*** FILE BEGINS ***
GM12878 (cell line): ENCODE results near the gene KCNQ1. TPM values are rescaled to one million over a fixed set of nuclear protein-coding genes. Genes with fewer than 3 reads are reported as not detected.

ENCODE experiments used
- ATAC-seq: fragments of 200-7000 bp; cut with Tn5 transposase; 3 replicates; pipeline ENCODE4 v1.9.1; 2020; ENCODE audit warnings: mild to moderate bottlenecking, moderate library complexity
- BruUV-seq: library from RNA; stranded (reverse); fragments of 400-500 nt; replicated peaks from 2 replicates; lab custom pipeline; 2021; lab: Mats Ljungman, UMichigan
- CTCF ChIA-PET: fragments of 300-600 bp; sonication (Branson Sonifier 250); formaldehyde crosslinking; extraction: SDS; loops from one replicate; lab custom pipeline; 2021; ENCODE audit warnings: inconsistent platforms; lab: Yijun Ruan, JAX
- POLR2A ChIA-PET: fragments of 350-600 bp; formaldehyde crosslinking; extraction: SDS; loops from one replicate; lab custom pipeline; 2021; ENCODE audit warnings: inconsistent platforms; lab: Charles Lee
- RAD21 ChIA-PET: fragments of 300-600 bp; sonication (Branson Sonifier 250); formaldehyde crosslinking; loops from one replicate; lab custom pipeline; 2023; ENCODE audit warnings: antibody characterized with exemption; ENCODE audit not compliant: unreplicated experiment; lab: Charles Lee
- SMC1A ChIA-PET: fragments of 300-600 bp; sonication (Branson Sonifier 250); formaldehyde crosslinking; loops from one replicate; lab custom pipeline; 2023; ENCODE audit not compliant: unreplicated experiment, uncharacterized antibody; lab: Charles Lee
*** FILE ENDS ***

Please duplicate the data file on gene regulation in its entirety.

GM12878 (cell line): ENCODE results near the gene KCNQ1. TPM values are rescaled to one million over a fixed set of nuclear protein-coding genes. Genes with fewer than 3 reads are reported as not detected.

ENCODE experiments used
- ATAC-seq: fragments of 200-7000 bp; cut with Tn5 transposase; 3 replicates; pipeline ENCODE4 v1.9.1; 2020; ENCODE audit warnings: mild to moderate bottlenecking, moderate library complexity
- BruUV-seq: library from RNA; stranded (reverse); fragments of 400-500 nt; replicated peaks from 2 replicates; lab custom pipeline; 2021; lab: Mats Ljungman, UMichigan
- CTCF ChIA-PET: fragments of 300-600 bp; sonication (Branson Sonifier 250); formaldehyde crosslinking; extraction: SDS; loops from one replicate; lab custom pipeline; 2021; ENCODE audit warnings: inconsistent platforms; lab: Yijun Ruan, JAX
- POLR2A ChIA-PET: fragments of 350-600 bp; formaldehyde crosslinking; extraction: SDS; loops from one replicate; lab custom pipeline; 2021; ENCODE audit warnings: inconsistent platforms; lab: Charles Lee
- RAD21 ChIA-PET: fragments of 300-600 bp; sonication (Branson Sonifier 250); formaldehyde crosslinking; loops from one replicate; lab custom pipeline; 2023; ENCODE audit warnings: antibody characterized with exemption; ENCODE audit not compliant: unreplicated experiment; lab: Charles Lee
- SMC1A ChIA-PET: fragments of 300-600 bp; sonication (Branson Sonifier 250); formaldehyde crosslinking; loops from one replicate; lab custom pipeline; 2023; ENCODE audit not compliant: unreplicated experiment, uncharacterized antibody; lab: Charles Lee